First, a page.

Simple Tuna Poke Bowls
Summer cooking is all about low fuss and high reward. Actually, all cooking should rely on that ratio. Tuna poke, using sushi-grade fish, is the type of meal I’m talking about! Refreshing, flavorful, and finished without the use of a single pot or pan.
Poke tuna is a ubiquitous Hawaiian convenience store and deli counter item. I’ve based my recipe off a tuna tartare recipe I’ve been making for years. If you would like to use the exact same ratio of ingredients here to make tartare, just cut the tuna into 1/8-inch dice. I also add about 3 tablespoons of toasted pine nuts when making tartare because I like the added crunch.
For poke, dice the tuna into 1/2-inch size chunks, and dice the avocado similarly. Traditional poke contains a mixture of hajiki, wakame or other seaweed, but sometimes I just dice some sheets of seaweed and sprinkle on top for texture and crunch.
Ask your fish monger for sushi grade tuna (you can also substitute sushi grade salmon if you prefer). Usually the fishmonger will bring it from the deep freezer where it’s stored. Sushi grade fish is individually sealed and flash frozen right when it’s caught to ensure that it stays as fresh and bacteria-free as possible. If in doubt about whether or not to use it for poke, ask your fish monger if he would eat the fish raw. If he says no, I’d think twice.
How to Store Sushi-Grade Fish
Keep the fish in your freezer until you are ready to use. To thaw the fish, transfer it to the refrigerator and let it gradually soften and use it within 24 hours. It will take about three hours in the fridge before you can use it in the recipe. Once I have all the ingredients mixed together in a glass or ceramic bowl, I sometimes nestle the bowl into a larger bowl full of ice. Place the stacked bowls in the refrigerator, covered with plastic wrap, until ready to serve. This isn’t a dish you can make ahead hours in advance; it’s best to serve it within an hour of making.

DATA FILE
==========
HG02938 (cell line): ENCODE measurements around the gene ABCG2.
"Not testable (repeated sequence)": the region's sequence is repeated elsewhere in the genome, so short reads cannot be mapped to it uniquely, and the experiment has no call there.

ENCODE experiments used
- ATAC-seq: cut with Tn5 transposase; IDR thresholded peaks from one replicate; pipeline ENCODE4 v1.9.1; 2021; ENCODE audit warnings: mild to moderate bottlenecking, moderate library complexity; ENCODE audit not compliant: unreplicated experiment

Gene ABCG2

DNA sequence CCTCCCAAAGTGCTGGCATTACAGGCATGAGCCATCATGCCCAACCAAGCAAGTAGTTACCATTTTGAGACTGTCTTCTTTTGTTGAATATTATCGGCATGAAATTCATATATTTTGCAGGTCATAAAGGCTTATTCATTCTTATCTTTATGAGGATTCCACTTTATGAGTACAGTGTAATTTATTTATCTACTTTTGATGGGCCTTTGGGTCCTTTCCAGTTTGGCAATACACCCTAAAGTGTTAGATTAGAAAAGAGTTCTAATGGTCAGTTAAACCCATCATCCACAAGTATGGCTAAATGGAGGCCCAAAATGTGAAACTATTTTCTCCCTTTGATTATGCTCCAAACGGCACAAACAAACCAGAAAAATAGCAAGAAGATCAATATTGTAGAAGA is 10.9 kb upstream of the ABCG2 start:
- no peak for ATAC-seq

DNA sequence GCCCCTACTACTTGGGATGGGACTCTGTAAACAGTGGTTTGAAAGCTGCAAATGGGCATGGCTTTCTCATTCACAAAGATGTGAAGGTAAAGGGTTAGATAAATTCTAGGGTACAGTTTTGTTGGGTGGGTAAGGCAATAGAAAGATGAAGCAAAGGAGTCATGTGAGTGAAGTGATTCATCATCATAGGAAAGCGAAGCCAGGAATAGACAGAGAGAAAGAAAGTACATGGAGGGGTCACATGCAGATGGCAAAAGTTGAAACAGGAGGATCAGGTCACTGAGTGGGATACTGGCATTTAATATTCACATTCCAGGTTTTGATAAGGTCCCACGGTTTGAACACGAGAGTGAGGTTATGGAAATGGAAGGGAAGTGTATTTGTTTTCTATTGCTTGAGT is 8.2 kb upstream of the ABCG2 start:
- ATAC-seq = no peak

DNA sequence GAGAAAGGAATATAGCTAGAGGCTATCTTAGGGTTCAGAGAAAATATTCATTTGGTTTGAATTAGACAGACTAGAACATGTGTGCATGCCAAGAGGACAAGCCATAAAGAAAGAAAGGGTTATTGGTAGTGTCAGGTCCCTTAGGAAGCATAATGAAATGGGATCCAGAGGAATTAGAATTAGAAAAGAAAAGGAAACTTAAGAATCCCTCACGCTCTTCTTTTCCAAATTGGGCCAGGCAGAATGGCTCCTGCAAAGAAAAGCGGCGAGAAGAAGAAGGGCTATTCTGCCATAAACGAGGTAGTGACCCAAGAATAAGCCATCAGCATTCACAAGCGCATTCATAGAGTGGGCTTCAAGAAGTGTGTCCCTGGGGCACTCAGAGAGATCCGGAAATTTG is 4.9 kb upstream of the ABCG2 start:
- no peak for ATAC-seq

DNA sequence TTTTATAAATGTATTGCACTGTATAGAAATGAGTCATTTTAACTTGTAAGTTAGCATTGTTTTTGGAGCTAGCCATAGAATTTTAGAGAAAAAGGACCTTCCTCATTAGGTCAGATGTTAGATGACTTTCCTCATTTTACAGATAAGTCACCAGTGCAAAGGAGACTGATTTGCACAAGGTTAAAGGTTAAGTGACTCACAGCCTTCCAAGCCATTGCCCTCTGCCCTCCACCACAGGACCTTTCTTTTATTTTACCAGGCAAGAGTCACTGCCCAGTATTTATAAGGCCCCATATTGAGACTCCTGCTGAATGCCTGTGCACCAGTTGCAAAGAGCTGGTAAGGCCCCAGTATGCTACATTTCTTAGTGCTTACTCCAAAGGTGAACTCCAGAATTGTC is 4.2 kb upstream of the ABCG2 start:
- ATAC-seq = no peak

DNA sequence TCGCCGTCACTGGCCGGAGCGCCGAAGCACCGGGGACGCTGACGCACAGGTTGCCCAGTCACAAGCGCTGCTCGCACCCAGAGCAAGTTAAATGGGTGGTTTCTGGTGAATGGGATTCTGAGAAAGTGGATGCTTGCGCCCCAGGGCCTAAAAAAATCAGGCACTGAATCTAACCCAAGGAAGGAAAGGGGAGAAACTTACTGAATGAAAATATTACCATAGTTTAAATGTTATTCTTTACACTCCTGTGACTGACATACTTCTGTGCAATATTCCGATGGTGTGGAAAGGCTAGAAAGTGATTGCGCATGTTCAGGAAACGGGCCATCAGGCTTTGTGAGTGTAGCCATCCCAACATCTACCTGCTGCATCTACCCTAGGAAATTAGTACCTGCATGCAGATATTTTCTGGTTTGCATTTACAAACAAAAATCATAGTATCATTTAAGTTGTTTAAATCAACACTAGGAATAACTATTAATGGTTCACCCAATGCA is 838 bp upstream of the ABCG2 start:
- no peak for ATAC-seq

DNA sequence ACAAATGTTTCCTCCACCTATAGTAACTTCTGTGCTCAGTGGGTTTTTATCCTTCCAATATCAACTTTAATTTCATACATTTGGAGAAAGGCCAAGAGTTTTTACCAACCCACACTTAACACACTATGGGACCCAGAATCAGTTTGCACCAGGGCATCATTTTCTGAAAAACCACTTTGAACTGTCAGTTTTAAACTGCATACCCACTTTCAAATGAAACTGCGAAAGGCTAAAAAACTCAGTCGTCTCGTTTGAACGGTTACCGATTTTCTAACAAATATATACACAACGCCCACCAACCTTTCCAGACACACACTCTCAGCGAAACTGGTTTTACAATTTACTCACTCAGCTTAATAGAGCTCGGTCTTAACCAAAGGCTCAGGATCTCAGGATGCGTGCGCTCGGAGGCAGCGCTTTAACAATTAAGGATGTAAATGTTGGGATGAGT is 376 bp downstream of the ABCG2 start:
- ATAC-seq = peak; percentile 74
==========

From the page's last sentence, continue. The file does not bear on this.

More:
How to Keep this Whole30
Tuna poke is easily adaptable for Whole30 and paleo diets. Use coconut aminos instead of soy or Tamari, and don’t serve the poke over rice. While it’s encouraged you limit your sesame oil intake on Whole30, there isn’t much in this recipe and it adds a rich, toasty flavor. You can cut it down or omit if you’d like.
What to Serve with Poke
Serve poke tuna in a bowl over sushi rice or jasmine rice. Top off the bowl with some shelled edamame, thinly sliced fresh jalapeño or julienned dried seaweed. A simple cucumber salad would be delicious here. To make, thinly slice Persian or peeled English cucumber and place it in bowl. Sprinkle with sesame oil, a little tamari, a pinch of sea salt and maybe a dash of red chili sauce (such as sriracha or sambal olek) and mix to combine.
Other Easy Summer Dinners
- Fish tacos with cabbage and pickled red onions
- Spatchcocked Chicken — you can also cook this on the grill!
- Slow-Roasted Salmon — add leftovers to salads and tacos!
- Arugula and Basil Pesto, on pasta or grilled chicken or fish
- 2 tablespoons tamari soy sauce or coconut aminos
- 1 tablespoon sesame oil
- 1 teaspoon peeled and grated fresh ginger use a microplaner
- 3 tablespoons sliced green onions cut very thinly on the bias, green part only
- 1 1/2 teaspoons finely chopped jalapeño
- 1 avocado cut into 1/2-inch dice
- 6 ounces sushi-grade tuna cut into 1/2-inch dice, keep chilled
- 1 tablespoon black sesame seeds
- In a medium-size glass or ceramic bowl, mix together the tamari, sesame oil, ginger and jalapeño. Set aside until ready to serve. The tamari mixtyre can sit at room temperature for up to an hour, or covered in the refrigerator for up to six hours. When ready to serve, add the diced avocado and tuna. Mix gently to combine. Sprinkle with sesame seeds. Serve immediately.
- Do-ahead note: The tuna can be diced up to six hours in advanced, wrapped well and refrigerated.
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